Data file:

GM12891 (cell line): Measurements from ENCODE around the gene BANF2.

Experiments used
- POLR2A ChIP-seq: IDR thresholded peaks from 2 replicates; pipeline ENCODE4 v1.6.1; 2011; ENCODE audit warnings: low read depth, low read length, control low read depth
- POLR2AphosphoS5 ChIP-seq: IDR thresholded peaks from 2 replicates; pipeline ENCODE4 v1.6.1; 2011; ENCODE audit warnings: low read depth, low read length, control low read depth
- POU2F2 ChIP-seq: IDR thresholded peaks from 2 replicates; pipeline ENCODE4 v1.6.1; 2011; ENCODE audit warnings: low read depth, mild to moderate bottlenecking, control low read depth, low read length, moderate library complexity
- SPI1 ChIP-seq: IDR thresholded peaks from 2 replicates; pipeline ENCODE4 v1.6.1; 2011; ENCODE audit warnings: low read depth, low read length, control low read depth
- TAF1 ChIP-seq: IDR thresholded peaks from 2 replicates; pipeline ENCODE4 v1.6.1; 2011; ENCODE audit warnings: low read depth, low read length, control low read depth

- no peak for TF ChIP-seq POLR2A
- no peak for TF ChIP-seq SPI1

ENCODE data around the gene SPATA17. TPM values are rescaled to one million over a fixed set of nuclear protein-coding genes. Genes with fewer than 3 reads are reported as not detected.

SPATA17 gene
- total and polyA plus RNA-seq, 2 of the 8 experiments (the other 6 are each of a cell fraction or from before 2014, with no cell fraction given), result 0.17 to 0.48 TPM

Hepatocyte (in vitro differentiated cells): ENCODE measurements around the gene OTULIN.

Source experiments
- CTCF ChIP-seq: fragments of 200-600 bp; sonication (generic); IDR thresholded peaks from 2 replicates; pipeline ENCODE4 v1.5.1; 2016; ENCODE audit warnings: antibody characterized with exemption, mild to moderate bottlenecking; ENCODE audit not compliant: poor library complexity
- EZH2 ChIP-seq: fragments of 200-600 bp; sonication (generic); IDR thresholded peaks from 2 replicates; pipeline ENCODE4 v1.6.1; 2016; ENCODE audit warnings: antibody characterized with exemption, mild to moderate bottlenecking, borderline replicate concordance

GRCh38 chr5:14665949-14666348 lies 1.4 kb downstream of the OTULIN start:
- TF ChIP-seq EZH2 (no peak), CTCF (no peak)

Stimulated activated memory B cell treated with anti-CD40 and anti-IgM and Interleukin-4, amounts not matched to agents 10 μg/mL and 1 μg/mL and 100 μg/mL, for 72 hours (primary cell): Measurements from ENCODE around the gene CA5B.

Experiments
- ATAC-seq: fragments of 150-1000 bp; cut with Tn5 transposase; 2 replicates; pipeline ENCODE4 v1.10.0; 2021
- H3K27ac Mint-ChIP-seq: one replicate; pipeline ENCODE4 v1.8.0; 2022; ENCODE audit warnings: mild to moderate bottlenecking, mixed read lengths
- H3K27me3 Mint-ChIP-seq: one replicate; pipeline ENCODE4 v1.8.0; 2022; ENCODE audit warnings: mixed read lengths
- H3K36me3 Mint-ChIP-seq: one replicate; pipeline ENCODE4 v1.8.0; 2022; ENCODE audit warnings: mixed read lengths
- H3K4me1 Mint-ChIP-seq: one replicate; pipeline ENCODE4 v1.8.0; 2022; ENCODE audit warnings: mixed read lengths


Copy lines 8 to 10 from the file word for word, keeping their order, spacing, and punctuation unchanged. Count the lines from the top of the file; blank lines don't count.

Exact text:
- no peak for TF ChIP-seq POLR2A
- no peak for TF ChIP-seq SPI1

ENCODE data around the gene SPATA17. TPM values are rescaled to one million over a fixed set of nuclear protein-coding genes. Genes with fewer than 3 reads are reported as not detected.